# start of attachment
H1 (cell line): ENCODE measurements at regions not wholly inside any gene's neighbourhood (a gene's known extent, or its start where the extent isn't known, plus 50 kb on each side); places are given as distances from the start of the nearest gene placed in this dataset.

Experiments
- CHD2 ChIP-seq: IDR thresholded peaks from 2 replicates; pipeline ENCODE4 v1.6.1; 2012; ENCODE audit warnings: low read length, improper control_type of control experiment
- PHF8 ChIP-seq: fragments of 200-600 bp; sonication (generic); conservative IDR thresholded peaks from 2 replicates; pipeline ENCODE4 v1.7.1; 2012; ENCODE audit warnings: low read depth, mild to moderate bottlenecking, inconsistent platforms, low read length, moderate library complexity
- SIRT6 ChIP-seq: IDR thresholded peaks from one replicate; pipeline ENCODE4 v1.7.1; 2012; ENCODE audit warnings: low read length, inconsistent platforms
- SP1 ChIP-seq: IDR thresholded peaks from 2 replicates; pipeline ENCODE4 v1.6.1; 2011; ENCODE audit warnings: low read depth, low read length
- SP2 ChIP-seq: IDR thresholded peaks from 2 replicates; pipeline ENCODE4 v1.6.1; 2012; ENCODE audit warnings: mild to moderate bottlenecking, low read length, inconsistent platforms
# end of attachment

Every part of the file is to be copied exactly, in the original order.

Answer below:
H1 (cell line): ENCODE measurements at regions not wholly inside any gene's neighbourhood (a gene's known extent, or its start where the extent isn't known, plus 50 kb on each side); places are given as distances from the start of the nearest gene placed in this dataset.

Experiments
- CHD2 ChIP-seq: IDR thresholded peaks from 2 replicates; pipeline ENCODE4 v1.6.1; 2012; ENCODE audit warnings: low read length, improper control_type of control experiment
- PHF8 ChIP-seq: fragments of 200-600 bp; sonication (generic); conservative IDR thresholded peaks from 2 replicates; pipeline ENCODE4 v1.7.1; 2012; ENCODE audit warnings: low read depth, mild to moderate bottlenecking, inconsistent platforms, low read length, moderate library complexity
- SIRT6 ChIP-seq: IDR thresholded peaks from one replicate; pipeline ENCODE4 v1.7.1; 2012; ENCODE audit warnings: low read length, inconsistent platforms
- SP1 ChIP-seq: IDR thresholded peaks from 2 replicates; pipeline ENCODE4 v1.6.1; 2011; ENCODE audit warnings: low read depth, low read length
- SP2 ChIP-seq: IDR thresholded peaks from 2 replicates; pipeline ENCODE4 v1.6.1; 2012; ENCODE audit warnings: mild to moderate bottlenecking, low read length, inconsistent platforms